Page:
668 THE ADVOCATE
VOL. 78 PART 5 SEPTEMBER 2020
delivers its verbal determination within half an hour after the conclusion of
evidence and submissions). Written reasons must be issued no later than 14
days after the delivery of the determination to the parties.
Applicants for detention review are persons diagnosed with mental disorders.
Sometimes they are also children, or they have intellectual disabilities,
too. The Act and regulations refer to applicants as “patients”, because
they are being treated in an acute care facility or through a hospital or community
care clinic in the community.
The Chinese word for crisis ( ) is often (albeit incorrectly) said to be
composed of two Chinese characters signifying “danger” and “opportunity”.
During COVID-19, the Board has faced, and competently dealt with, a crisis:
the obligation to promptly fulfill its time-sensitive obligations by responding
to requests for detention review from applicants who are some of the
most vulnerable persons in British Columbia.
WHO IS A PATIENT?
The word “patient”, with French and Latin origins, means “I who suffer” or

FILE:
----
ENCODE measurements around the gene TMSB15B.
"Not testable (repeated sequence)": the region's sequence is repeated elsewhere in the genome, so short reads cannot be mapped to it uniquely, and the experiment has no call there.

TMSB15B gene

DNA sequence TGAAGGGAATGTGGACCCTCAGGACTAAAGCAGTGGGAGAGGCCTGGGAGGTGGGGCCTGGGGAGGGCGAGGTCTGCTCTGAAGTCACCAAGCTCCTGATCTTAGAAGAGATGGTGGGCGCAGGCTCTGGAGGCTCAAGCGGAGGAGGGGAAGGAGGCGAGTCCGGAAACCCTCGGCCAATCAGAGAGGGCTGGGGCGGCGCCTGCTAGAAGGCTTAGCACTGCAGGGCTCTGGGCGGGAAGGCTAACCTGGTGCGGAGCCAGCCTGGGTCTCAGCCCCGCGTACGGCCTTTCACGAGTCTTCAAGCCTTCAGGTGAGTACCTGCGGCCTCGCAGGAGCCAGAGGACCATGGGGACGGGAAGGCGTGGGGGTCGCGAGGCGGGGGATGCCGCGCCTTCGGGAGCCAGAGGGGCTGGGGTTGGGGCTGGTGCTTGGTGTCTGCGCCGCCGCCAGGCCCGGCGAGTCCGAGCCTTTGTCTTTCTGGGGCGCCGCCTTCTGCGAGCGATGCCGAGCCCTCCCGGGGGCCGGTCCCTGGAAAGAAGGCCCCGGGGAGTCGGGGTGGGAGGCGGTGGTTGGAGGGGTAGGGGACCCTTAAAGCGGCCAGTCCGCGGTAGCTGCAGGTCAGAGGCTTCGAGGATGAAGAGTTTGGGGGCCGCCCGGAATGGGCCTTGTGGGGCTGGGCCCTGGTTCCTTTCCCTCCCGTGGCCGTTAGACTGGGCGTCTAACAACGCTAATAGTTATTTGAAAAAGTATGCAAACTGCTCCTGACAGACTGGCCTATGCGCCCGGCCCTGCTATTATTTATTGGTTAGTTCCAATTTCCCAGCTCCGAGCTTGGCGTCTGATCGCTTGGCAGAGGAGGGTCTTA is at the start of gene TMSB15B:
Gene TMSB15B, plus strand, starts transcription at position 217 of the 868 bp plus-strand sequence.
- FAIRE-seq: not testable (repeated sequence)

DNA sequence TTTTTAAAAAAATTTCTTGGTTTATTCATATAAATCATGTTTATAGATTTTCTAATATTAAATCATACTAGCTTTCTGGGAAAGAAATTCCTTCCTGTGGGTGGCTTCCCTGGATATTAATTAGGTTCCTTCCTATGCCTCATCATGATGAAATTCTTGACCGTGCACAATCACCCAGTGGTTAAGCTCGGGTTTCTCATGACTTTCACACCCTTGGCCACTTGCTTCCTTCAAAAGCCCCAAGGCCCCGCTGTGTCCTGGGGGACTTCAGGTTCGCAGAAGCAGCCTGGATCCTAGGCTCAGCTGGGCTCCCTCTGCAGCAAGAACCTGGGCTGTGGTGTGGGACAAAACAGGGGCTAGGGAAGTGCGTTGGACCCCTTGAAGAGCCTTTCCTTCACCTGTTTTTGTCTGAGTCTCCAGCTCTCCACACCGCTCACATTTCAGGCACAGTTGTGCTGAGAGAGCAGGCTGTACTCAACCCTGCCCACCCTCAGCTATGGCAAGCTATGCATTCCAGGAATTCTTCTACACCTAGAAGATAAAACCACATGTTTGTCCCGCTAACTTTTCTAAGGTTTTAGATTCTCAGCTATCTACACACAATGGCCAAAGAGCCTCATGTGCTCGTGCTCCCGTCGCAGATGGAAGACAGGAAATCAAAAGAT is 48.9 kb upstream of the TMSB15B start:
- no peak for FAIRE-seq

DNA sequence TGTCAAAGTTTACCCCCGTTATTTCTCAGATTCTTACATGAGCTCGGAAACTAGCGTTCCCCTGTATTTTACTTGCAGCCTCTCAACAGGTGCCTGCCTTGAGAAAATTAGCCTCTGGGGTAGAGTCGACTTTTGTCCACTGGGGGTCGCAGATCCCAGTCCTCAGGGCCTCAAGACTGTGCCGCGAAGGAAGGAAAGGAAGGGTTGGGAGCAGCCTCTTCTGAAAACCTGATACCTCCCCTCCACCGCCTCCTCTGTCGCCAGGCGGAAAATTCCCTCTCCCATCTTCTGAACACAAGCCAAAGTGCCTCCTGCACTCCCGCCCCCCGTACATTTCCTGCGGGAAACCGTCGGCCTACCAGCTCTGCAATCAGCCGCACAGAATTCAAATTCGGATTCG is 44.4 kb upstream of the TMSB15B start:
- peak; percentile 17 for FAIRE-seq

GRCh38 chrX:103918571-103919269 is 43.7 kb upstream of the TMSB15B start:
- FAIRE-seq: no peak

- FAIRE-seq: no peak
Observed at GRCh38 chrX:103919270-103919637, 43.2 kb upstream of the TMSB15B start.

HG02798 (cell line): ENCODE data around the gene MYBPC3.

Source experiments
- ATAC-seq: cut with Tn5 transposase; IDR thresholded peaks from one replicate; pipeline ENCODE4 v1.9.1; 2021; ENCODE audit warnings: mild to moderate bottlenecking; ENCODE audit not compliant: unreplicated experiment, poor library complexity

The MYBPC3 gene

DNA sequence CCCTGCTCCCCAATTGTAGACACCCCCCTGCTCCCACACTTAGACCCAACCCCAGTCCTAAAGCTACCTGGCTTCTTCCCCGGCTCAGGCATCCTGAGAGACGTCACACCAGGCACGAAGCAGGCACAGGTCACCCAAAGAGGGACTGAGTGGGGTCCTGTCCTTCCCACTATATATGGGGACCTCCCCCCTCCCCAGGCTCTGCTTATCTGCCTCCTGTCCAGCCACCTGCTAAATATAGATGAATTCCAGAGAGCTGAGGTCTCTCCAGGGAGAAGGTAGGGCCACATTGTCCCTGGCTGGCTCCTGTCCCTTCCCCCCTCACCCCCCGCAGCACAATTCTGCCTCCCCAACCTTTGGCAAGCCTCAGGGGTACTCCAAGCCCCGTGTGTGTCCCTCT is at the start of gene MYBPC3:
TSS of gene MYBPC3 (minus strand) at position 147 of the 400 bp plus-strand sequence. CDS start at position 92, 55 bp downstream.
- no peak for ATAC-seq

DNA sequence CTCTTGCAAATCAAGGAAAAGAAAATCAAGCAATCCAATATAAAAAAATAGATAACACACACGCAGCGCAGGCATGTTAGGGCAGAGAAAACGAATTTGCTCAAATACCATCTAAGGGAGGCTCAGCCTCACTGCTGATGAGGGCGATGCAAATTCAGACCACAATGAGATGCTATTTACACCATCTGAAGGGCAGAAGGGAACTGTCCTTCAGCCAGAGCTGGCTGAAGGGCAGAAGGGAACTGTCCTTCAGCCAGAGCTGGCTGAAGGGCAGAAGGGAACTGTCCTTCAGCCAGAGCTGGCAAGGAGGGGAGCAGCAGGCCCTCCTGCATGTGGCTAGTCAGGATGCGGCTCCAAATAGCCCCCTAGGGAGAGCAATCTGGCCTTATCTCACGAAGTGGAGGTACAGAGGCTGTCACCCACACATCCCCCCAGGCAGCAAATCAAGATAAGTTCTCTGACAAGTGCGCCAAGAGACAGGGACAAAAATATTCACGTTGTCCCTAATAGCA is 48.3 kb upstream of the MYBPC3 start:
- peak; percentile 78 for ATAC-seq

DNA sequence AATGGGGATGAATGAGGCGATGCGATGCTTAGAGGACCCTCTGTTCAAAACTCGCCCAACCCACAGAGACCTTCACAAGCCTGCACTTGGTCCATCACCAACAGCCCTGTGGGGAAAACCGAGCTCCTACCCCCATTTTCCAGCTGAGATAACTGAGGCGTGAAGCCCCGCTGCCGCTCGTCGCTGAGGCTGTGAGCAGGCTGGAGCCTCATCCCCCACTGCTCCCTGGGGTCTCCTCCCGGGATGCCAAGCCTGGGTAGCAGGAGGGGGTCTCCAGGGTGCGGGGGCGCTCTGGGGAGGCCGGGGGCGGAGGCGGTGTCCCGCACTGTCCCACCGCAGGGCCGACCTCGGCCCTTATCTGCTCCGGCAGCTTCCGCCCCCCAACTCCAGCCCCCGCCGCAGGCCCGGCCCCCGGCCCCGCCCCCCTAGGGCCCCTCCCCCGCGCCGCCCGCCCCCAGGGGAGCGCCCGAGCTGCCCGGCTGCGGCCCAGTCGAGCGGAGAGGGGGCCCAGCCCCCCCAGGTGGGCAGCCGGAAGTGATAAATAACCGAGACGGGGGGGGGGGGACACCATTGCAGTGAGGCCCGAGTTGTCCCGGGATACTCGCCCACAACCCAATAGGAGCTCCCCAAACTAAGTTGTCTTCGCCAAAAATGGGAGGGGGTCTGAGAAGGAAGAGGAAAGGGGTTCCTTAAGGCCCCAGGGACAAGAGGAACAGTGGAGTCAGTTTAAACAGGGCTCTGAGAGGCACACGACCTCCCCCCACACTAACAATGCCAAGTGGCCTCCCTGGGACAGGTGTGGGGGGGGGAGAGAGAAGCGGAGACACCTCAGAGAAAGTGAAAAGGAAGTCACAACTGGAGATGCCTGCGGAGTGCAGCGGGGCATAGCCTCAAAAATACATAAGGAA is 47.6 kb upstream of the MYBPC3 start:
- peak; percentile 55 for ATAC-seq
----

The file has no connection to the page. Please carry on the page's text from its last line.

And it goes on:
“I am suffering”. I cannot give enough emphasis to the truth that, for Board
hearings to be conducted effectively in accordance with the law of Canada
and the values of applicable United Nations conventions and declarations,
all participants must keep this reality foremost in their minds.
And we must also, at the same time, remember that when one person is
suffering, those close to the sufferer will also be suffering to some extent,
and even to a great extent. This includes family members and other witnesses,
members of the psychiatric treatment team who are striving mightily
to relieve the person’s pain, and panel members who listen to sometimes
tragic evidence that accompanies issues involving serious mental disorder.
Suffering must be kept to a minimum, which means that Board hearings
need to be efficient and conducted in a way that is as painless as possible
for all concerned.
Regularly, although the Community Legal Assistance Society (“CLAS”)
provides free advocacy through its Mental Health Law Program (“MHLP”),
applicants for detention review choose to self-represent (which, practically
speaking, too often means they are unrepresented). With my background of
over 30 years as a decision maker in various administrative tribunals, I
know that hearings involving self-represented parties pose the greatest
challenges for decision makers. Every decision maker knows it is much easier
to conduct a respectful, fair hearing when experienced legal counsel,
who know the law and rules of procedural fairness, are involved as advocates
for the parties.